Creating a good first impression with your website
Have you ever watched someone get ready for a first date? They probably cleaned up more than usual, put on fancier clothes, and made sure their breath was just right. Why? Because first impressions are really important. The same is true in the digital world. That’s why I want to give you a few simple tips to ‘spiff up’ your digital impression, because it matters to this millennial generation. These easily implementable ideas can help you build that “first date worthy” digital impression.
Keep the address simple
One thing that can deter people from finding out more about your event or ministry is a complicated, long-winded website address (or universal resource locator: URL). A website address containing an off-putting string of dots, dashes, or random numbers is not going to encourage people to check out your website, let alone revisit it.
Many websites exist because Internet service providers (ISPs) offer them as freebies to new customers. The problem is that the website is buried at the end of wherever the ISP decided to let people put websites (for example, www.internetserviceprovidername.yoursitename).
So what’s the solution? You need your own domain name. Thankfully, it is not difficult. Google, GoDaddy, WordPress, DreamHost, and many other hosting companies offer ways for website builders to purchase a personal domain name, often for less than US$10 a year. Having your own domain name not only makes it easier for people to get to you, but it also allows you to interact with those people in new ways. It opens the door to a lot of other useful digital resources like your own email addresses, subdomains, etc. It’s a great first step toward creating a better digital impression.
Beware of freebies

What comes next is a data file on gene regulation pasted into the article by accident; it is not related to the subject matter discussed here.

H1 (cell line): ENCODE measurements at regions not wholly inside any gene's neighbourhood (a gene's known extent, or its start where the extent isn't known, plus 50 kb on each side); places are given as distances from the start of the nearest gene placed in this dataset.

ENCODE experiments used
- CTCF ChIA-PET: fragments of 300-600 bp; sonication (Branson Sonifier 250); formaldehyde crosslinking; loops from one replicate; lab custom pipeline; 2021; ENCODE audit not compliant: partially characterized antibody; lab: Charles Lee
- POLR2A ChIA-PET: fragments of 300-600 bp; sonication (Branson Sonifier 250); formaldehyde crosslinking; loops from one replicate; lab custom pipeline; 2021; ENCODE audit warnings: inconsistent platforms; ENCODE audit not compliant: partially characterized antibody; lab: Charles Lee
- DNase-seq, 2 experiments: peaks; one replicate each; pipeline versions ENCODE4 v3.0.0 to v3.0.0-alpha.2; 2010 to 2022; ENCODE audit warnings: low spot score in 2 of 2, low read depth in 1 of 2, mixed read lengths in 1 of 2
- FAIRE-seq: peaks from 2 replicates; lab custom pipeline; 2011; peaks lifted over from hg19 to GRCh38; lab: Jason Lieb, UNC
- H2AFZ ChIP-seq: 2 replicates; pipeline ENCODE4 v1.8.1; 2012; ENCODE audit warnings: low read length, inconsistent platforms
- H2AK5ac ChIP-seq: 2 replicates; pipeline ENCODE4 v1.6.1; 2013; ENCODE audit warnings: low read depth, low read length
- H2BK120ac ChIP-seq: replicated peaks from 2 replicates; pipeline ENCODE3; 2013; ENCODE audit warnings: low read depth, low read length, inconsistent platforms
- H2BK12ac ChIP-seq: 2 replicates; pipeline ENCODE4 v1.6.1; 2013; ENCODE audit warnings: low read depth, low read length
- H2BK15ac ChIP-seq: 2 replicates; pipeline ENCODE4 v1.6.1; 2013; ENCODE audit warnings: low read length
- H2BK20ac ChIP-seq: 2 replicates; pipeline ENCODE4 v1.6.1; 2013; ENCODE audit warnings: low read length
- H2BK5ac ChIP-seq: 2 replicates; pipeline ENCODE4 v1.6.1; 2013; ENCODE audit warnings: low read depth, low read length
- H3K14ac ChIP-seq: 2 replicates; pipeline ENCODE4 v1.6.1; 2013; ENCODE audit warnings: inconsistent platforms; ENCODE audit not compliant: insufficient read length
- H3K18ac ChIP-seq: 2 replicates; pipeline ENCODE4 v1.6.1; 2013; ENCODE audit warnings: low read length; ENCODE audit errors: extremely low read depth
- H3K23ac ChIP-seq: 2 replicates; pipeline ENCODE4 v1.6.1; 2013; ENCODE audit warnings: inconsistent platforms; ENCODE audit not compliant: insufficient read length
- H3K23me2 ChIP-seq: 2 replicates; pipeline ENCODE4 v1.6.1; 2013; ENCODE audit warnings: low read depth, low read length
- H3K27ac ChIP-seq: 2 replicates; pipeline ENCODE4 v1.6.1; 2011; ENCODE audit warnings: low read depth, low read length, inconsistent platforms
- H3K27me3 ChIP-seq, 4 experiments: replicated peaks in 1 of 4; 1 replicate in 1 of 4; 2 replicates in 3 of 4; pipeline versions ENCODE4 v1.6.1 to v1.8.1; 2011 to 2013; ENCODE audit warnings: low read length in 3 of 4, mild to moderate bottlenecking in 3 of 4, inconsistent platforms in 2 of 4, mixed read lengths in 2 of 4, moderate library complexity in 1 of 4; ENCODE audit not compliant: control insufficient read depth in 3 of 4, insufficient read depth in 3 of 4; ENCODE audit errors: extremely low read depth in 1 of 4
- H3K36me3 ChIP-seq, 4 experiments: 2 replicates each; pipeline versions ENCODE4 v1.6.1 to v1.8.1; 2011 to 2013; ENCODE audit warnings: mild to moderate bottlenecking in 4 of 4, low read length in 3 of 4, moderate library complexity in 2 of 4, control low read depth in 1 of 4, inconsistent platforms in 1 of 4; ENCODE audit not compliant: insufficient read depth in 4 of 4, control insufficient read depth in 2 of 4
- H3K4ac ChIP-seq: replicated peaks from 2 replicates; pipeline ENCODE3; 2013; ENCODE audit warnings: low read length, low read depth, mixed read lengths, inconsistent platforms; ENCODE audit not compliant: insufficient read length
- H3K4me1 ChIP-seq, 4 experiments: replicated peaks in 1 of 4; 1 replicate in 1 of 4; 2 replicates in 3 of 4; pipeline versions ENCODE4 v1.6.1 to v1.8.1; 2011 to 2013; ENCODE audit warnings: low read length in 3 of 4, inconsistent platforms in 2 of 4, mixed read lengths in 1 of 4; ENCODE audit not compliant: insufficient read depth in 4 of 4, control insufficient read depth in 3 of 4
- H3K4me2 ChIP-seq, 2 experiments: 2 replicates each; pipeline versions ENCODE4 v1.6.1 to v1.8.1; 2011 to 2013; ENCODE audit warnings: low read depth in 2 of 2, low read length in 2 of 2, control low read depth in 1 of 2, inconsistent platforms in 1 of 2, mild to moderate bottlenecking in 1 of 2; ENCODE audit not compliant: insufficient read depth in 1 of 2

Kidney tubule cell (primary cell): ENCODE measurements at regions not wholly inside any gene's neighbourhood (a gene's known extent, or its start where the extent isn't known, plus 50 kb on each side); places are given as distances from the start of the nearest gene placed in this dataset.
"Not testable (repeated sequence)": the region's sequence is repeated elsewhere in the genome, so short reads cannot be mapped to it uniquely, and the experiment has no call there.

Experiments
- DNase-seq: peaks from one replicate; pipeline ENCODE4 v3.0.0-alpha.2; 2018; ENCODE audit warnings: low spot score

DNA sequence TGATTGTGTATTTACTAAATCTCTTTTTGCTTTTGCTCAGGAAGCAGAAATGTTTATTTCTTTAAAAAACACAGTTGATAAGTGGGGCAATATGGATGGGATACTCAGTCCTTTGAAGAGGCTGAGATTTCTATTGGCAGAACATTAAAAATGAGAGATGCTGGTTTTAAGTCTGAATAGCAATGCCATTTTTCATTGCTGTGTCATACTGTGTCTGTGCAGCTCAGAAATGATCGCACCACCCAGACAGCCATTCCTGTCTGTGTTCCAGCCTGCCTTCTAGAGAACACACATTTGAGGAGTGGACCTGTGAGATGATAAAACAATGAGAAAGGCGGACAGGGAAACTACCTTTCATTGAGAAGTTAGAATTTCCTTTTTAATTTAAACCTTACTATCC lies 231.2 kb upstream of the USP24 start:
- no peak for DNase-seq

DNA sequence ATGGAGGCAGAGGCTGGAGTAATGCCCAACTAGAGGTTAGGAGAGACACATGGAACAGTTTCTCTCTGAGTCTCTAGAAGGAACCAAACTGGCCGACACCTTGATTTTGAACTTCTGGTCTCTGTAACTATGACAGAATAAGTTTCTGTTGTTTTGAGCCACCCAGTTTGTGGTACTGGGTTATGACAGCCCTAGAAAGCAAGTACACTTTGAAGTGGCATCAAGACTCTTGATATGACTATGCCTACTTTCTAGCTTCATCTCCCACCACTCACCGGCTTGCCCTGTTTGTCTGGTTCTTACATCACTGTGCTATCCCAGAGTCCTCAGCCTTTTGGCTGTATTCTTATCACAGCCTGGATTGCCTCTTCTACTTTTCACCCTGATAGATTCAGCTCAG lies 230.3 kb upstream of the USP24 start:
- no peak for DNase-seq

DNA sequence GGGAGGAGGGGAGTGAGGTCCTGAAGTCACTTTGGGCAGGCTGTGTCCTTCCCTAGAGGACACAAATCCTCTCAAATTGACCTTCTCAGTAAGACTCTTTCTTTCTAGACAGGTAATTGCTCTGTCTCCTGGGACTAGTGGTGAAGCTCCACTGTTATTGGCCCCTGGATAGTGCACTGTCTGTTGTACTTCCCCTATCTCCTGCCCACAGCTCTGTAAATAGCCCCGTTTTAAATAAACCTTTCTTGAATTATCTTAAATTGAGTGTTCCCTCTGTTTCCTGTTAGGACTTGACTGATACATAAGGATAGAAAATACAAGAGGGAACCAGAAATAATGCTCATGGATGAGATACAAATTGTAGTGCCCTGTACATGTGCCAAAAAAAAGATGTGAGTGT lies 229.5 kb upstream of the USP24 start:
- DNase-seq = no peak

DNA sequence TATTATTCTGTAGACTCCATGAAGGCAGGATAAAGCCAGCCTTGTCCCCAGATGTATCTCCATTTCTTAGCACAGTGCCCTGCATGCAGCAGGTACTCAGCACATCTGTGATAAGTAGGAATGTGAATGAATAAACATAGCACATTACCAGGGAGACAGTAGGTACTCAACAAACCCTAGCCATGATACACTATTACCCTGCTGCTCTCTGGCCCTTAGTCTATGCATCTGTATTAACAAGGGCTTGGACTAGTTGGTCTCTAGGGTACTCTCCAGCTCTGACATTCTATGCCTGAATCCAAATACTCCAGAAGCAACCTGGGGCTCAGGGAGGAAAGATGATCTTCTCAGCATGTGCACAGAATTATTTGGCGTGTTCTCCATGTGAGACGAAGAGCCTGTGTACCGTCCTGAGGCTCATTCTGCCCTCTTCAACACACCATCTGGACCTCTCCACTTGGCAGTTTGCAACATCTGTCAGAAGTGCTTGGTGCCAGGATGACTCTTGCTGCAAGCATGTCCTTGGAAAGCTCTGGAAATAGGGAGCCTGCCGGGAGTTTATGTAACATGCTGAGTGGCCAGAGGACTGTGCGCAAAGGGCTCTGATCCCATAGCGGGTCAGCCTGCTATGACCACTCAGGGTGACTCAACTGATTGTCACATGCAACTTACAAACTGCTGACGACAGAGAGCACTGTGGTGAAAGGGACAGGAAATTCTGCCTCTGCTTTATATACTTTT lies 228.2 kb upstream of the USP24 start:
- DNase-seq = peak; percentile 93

Free is not always better. Just because your ISP lets you host a website for free does not always mean they will provide you with real services. Often they put a lot of ads on sites, and who knows what ad will show up—they don’t always give the impression you want people to get when visiting a ministry-related website. Another snag is what happens to all your content if you switch ISPs? Having your content tied up with an ISP can leave you with little to show for all the work you put into a website when you switch hosting companies. Sites hosted this way may have many other limitations: you may not be able to change the theme, stop the advertisements, make sites mobile friendly or multilingual, or get your own domain name.
You need data
The greatest problem with free sites provided by ISPs is that they don’t give you access to the most valuable tool for improving your site—data. Data (or analytics) includes information such as when people visit, where they are when they look at your site, what pages they access on your site and for how long. Having a site and not seeing data is like going on a blind date blind. Digital analytics have moved way beyond the page hit counter you may still have collecting dust at the bottom of your page. Today, powerful analytics give you information that helps you quickly build a picture of who is checking out your site. They can also be an encouragement because it lets you gauge the effectiveness of your website and the interest people are showing in your ministry. Tie this information-gathering with the outreaches you do and it can often give you a good idea of which neighborhoods in your city are showing the most interest. That can help you see who you are and are not reaching.
If you are just starting from scratch and want to get something off the ground easily and without cost but with enough features and information to assist you in the long run, I recommend Blogger.com or a Facebook page for your ministry. Both have well-developed social systems and data gathering and will be there if you forget to pay your Internet bill. They can also serve as a framework for a more robust website in the future as your ministry continues to grow.
I hope these tips serve you and your ministry well. If there’s ever anything I can do to help, don’t hesitate to write to me at email@example.com.